Every four years, large numbers of people waste countless hours of their lives toiling under the delusion that they will be able to predict who one or both political party’s presidential nominee will be. Some people gather information from oodles of disparate sources — polls, fundraising numbers, media coverage, historical trends, debate performance, sentiment of party insiders, etc. — and often wind up focusing so intently on certain data points that they miss the forest for the trees and get it completely wrong. Others cherry-pick from much of that same information and attempt to use it to retroactively justify the inevitably candidacy of the politician they happen to like. (There is a lot of overlap between these two groups, however unintentional.) Others just bullshit like hell and sometimes end up being more right than the experts.
Often this is done in service of “journalism” or campaign emails telling you to DONATE NOW, but today we are going to talk about the people who do it for pure, unadulterated profit. As I’ve written for The Outline previously, the website PredictIt is a political prediction market, in which users buy “shares” of an outcome they believe will occur, whether it’s which justice will be Trump’s next Supreme Court nominee, which party will win the 2020 presidential election, or the number of times Andrew Yang will tweet this week. While yes, this is basically just gambling on politics, prediction markets do have genuine value for election forecasters such as Nate Cohn of The New York Times and Nate Silver of 538, the latter of whom, I noted in my previous piece, “has written that [prediction markets] tend to mimic his website’s forecasts more than conventional polling data does.”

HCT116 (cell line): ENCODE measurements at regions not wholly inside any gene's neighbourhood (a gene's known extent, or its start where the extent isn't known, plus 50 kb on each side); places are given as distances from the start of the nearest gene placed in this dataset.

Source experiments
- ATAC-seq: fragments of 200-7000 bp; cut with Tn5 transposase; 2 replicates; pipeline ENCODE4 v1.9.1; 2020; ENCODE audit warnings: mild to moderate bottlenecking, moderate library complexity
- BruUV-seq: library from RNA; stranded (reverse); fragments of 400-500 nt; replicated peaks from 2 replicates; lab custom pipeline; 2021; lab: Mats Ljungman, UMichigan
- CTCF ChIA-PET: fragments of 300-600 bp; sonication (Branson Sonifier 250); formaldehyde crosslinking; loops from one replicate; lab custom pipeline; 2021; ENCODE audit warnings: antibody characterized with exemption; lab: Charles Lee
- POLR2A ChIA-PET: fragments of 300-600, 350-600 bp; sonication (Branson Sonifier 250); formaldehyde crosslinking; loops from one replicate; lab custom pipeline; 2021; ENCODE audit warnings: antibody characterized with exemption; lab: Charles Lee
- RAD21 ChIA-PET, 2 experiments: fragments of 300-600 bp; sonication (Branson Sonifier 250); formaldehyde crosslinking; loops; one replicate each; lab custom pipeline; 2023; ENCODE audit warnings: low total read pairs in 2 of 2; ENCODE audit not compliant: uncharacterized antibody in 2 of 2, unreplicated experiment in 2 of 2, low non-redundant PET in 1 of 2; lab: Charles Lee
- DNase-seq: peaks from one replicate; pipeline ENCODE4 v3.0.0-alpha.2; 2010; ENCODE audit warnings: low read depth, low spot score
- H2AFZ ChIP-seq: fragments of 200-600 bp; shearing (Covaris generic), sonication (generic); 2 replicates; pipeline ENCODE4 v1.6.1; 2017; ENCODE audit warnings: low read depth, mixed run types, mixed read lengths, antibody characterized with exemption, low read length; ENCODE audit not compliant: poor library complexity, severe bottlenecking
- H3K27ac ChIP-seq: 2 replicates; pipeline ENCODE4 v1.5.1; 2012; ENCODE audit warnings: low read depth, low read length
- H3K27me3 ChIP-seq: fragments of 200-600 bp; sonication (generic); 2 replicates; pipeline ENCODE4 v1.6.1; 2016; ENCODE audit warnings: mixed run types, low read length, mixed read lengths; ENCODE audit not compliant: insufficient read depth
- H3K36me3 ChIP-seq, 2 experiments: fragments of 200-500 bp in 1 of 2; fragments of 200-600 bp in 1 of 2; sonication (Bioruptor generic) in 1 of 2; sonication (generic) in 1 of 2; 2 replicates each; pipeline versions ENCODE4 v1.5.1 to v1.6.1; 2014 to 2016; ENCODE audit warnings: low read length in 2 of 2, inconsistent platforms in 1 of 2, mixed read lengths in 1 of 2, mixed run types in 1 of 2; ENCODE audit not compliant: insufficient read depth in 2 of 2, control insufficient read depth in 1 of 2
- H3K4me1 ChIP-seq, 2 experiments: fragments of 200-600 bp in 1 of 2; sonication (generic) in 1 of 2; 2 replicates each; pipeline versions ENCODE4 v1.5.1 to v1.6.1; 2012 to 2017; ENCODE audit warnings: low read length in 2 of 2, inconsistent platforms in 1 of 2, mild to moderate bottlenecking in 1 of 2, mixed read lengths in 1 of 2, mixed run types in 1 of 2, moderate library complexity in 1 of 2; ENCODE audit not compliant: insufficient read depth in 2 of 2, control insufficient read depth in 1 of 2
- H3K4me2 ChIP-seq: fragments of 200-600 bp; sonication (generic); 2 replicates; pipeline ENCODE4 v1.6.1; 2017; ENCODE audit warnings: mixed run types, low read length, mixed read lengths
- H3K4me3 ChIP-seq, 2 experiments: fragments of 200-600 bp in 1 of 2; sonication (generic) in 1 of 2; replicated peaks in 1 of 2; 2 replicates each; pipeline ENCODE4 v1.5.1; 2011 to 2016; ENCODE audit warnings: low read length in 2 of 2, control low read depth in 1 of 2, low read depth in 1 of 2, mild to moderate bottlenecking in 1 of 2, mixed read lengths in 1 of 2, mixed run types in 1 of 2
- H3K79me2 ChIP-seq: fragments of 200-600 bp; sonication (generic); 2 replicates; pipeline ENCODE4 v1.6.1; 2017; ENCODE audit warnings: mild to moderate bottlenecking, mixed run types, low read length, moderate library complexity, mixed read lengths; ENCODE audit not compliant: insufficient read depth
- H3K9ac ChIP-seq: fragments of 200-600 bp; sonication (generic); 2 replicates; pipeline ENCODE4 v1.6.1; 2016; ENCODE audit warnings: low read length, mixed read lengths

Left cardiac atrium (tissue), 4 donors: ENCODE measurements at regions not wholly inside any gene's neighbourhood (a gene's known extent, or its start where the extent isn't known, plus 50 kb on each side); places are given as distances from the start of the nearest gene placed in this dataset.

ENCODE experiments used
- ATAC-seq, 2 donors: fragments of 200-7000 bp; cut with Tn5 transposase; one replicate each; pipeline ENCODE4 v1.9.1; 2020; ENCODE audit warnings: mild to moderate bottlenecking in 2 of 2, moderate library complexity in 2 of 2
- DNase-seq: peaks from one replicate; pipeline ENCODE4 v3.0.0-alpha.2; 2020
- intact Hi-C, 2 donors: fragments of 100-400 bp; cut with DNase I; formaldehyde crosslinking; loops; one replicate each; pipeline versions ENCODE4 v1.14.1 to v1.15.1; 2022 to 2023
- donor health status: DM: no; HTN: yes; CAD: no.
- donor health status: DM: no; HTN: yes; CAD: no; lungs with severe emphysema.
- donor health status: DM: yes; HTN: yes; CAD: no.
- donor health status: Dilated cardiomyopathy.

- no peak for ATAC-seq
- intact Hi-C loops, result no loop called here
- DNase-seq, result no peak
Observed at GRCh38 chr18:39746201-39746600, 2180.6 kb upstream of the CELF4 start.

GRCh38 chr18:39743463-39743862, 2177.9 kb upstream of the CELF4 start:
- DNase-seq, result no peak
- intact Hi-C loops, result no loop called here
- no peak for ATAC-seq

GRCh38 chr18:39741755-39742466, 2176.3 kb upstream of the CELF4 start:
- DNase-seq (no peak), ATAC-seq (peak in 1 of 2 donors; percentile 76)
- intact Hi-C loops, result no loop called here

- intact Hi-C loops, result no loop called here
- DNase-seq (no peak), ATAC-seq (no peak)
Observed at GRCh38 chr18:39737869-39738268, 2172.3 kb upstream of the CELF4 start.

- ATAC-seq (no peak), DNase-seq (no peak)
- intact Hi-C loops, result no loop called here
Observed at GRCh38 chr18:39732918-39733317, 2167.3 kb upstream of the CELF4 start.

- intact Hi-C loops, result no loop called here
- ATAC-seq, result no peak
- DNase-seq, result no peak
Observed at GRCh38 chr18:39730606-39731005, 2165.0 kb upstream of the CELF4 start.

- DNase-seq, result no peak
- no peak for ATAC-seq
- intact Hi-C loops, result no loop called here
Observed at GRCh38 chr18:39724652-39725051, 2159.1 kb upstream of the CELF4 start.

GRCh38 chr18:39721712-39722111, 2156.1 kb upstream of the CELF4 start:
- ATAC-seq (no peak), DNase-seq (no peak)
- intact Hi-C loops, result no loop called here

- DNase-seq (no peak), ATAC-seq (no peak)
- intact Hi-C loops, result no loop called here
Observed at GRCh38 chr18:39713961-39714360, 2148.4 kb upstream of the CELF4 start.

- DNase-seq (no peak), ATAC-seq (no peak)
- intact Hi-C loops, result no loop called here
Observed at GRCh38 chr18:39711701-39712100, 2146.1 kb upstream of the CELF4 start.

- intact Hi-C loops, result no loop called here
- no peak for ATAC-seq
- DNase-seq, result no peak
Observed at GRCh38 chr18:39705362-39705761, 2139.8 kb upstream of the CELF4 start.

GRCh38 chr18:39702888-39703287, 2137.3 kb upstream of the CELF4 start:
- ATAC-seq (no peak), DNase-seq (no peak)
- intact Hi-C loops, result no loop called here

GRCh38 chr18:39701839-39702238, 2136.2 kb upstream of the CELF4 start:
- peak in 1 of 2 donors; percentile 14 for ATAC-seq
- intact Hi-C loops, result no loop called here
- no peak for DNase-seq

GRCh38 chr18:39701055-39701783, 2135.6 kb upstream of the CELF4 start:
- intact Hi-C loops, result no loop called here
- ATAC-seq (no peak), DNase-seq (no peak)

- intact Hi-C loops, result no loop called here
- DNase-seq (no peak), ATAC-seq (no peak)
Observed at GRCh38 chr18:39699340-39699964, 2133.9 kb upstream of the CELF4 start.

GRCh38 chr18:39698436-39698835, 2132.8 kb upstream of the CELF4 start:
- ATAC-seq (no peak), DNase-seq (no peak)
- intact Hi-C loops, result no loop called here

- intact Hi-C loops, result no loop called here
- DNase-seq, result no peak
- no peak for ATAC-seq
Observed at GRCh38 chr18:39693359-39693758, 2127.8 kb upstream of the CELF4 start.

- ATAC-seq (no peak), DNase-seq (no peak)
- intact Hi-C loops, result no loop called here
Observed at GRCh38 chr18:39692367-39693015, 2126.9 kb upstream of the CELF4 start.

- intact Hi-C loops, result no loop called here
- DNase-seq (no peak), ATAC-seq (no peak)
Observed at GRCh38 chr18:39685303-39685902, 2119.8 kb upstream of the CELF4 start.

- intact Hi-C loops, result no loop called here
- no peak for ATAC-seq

In the past couple of weeks, however, the PredictIt market for the 2020 Democratic presidential race has developed an anomaly that truly boggles the mind. While conventional polling indicates a dead heat between an ascendent Elizabeth Warren and a slowly receding, bleeding-from-the-eyes Joe Biden, with Bernie Sanders behind both in a competitive third place, PredictIt’s market for the same race looks nothing like that at all. For one, they’ve got Warren way out in front of Biden, at 48 cents to 21 cents (each PredictIt market divides its shares into portions of a dollar, both to keep things cheap and to mimic actual polls), and Sanders in sixth place.
The space between Warren and Sanders, though, is where shit gets wild. Have a look for yourself:
Hillary Clinton, a person who is not currently running for president, is nevertheless neck and neck with Andrew Yang, the Ron Paul of the Democratic Party, for third place. (As you can see, Pete Buttigieg is in fourth, but I don’t care and neither should you.)
Ever since he announced his candidacy, Andrew Yang has performed disproportionately well on PredictIt, especially relative to Sanders. This is in part because one of Yang’s key bases of support is extremely online young men who are more interested in getting $1000 than they are in free healthcare — i.e., the type of people who are really into prediction markets.
As for Clinton, it’s a weirder and not particularly explainable situation, given that, again, she is not currently running for president. But prediction markets don’t care about what’s happening now, they care about what will happen in the future, and clearly there are people out there who think that she’s going to run for president and would have a shot at winning.